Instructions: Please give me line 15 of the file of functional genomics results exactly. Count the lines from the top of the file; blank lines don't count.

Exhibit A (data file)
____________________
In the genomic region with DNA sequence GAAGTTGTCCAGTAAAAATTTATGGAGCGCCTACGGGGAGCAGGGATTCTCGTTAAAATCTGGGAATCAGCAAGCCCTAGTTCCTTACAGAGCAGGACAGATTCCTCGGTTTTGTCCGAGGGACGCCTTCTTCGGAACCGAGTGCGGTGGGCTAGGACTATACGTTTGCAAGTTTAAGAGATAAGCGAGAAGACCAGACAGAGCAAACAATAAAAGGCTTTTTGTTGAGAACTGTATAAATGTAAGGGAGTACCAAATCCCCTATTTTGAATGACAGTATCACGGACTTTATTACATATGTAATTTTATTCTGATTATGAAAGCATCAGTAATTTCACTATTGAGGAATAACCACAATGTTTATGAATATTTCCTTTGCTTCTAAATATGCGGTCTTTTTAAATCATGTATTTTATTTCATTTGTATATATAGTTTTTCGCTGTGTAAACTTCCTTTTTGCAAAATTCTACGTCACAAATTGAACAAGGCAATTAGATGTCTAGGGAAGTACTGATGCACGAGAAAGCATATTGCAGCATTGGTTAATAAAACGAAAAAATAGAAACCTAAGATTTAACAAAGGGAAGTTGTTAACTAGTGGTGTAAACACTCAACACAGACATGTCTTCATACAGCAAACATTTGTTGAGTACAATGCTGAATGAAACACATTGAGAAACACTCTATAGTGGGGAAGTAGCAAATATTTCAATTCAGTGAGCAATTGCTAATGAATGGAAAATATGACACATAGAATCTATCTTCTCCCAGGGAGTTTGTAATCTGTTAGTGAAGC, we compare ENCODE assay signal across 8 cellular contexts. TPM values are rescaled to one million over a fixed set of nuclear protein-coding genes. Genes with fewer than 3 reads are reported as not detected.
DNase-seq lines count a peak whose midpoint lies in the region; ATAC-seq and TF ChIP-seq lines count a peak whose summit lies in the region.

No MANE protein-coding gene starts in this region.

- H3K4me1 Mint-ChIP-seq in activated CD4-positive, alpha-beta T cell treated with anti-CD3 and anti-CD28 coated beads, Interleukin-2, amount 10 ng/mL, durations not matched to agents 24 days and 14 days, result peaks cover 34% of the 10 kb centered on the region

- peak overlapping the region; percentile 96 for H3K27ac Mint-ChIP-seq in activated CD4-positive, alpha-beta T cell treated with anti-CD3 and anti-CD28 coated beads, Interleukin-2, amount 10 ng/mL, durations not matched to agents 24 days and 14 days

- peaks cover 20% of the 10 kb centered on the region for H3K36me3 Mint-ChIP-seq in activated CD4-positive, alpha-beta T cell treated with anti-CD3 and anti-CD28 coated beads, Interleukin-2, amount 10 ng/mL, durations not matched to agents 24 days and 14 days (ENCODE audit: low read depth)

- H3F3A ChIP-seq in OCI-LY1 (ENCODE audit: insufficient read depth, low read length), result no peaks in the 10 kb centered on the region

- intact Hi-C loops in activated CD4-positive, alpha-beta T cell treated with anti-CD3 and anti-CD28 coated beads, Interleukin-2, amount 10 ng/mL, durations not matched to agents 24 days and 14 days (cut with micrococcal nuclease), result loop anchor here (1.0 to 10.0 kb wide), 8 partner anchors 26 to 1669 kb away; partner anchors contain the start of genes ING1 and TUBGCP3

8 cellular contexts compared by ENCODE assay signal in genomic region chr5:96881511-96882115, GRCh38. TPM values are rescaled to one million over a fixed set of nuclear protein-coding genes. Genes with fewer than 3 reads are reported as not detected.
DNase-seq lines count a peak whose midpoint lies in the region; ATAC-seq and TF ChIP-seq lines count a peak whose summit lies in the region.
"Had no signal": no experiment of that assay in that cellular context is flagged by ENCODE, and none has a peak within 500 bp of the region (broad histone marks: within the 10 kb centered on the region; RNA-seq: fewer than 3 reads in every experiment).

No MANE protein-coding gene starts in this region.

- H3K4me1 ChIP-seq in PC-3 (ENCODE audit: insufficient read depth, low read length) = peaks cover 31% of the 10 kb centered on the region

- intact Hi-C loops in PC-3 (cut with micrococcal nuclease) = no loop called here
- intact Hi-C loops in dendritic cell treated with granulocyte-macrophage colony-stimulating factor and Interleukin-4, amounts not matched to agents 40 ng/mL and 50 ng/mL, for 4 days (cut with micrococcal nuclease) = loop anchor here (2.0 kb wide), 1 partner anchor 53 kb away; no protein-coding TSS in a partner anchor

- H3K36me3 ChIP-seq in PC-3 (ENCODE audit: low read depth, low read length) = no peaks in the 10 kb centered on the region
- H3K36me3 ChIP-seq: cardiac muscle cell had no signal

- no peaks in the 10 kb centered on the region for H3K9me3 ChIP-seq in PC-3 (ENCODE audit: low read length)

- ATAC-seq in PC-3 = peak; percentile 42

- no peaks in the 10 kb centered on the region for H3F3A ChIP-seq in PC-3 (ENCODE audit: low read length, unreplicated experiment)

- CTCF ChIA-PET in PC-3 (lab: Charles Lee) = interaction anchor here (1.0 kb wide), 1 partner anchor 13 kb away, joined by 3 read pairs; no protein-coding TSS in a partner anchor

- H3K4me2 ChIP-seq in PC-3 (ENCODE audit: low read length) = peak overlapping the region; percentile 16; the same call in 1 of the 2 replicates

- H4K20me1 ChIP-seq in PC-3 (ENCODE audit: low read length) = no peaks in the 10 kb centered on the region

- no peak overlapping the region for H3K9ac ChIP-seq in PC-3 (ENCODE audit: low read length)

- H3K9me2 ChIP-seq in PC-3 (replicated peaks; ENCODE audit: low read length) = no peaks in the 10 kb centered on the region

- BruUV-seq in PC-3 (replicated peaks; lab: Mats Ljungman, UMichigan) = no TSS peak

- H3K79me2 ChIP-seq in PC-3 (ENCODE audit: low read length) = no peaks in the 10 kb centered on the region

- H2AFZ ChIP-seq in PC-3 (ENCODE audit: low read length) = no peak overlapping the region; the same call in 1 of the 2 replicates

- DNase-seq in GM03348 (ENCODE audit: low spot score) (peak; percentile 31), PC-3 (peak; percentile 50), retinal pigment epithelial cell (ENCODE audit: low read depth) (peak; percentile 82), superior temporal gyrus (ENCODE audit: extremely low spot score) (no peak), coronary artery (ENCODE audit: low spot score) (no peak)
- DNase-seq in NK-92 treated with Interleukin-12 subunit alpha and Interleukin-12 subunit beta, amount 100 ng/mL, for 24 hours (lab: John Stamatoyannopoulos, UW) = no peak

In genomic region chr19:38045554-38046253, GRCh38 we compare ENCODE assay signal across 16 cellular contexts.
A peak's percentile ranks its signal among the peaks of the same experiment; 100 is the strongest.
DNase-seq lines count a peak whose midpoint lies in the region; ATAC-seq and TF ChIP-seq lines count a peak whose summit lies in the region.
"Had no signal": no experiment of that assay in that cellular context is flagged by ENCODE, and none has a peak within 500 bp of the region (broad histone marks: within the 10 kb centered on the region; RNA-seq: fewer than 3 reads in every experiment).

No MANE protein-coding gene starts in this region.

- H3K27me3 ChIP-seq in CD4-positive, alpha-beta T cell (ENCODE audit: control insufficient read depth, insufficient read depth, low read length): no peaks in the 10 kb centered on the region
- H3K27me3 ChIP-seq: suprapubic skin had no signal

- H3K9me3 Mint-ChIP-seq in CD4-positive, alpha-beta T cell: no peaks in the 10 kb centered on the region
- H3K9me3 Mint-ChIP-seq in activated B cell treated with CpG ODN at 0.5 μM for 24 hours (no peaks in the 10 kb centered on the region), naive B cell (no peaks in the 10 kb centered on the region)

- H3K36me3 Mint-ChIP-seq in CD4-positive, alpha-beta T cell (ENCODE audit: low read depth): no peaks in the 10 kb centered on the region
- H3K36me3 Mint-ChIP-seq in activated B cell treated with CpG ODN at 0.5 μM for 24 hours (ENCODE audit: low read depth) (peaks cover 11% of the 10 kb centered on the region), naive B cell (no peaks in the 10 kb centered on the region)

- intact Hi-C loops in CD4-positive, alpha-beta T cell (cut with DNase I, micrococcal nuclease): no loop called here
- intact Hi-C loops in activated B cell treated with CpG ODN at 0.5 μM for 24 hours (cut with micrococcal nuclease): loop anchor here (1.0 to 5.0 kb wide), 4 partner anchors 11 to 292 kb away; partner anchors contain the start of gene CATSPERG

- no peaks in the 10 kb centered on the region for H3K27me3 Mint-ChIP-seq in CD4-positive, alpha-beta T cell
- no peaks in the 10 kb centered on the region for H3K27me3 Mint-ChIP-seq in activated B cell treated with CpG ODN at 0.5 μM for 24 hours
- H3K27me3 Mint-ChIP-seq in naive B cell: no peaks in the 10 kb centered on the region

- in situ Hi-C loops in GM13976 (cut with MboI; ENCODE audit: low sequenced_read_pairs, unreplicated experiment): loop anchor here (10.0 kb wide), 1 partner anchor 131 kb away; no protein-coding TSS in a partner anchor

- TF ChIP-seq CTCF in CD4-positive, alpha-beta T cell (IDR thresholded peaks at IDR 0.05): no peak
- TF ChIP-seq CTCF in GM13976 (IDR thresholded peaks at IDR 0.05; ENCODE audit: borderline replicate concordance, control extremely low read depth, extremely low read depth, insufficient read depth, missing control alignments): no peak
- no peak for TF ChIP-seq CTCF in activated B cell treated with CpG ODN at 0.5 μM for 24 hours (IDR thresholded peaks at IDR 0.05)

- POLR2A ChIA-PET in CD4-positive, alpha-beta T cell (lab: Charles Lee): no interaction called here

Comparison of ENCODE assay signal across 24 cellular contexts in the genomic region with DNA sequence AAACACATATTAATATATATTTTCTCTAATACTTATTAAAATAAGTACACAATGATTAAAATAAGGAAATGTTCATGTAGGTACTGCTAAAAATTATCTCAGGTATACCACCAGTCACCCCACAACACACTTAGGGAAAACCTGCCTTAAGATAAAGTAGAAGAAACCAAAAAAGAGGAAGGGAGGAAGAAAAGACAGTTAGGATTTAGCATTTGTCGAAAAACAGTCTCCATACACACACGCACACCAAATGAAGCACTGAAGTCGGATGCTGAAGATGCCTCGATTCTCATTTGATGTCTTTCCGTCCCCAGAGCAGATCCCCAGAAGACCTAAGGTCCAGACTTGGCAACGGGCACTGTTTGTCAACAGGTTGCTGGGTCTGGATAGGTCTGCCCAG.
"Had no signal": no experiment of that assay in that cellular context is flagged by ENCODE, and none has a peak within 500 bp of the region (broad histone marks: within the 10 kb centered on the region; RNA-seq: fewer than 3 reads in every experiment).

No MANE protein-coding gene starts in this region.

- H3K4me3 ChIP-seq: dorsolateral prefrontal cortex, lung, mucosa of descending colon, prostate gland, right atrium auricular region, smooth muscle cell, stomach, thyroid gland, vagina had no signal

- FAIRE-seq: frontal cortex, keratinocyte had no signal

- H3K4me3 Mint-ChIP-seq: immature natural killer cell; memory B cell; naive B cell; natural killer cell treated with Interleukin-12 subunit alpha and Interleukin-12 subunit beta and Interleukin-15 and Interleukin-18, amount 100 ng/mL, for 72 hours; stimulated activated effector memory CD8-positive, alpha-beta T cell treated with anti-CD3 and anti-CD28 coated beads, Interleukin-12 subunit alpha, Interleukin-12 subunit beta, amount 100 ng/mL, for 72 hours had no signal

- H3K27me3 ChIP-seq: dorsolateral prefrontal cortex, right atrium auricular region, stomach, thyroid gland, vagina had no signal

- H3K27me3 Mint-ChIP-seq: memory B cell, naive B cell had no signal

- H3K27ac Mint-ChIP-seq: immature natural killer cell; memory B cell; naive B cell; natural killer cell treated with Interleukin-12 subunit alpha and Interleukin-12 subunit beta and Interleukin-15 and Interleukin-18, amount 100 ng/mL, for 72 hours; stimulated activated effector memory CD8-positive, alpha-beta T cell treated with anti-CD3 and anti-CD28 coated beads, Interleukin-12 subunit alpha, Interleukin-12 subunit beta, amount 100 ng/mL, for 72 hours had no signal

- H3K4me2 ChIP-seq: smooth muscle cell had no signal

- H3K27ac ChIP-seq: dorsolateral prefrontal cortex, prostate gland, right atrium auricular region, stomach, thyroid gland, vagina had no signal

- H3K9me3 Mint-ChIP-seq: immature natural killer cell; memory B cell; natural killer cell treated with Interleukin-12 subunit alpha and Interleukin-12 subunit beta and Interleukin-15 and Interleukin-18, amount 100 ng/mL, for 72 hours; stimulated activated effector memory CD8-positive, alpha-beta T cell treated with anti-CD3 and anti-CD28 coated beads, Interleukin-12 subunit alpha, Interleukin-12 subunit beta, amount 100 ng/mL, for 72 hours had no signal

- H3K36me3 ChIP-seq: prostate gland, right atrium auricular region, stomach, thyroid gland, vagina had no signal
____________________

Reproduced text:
- intact Hi-C loops in dendritic cell treated with granulocyte-macrophage colony-stimulating factor and Interleukin-4, amounts not matched to agents 40 ng/mL and 50 ng/mL, for 4 days (cut with micrococcal nuclease) = loop anchor here (2.0 kb wide), 1 partner anchor 53 kb away; no protein-coding TSS in a partner anchor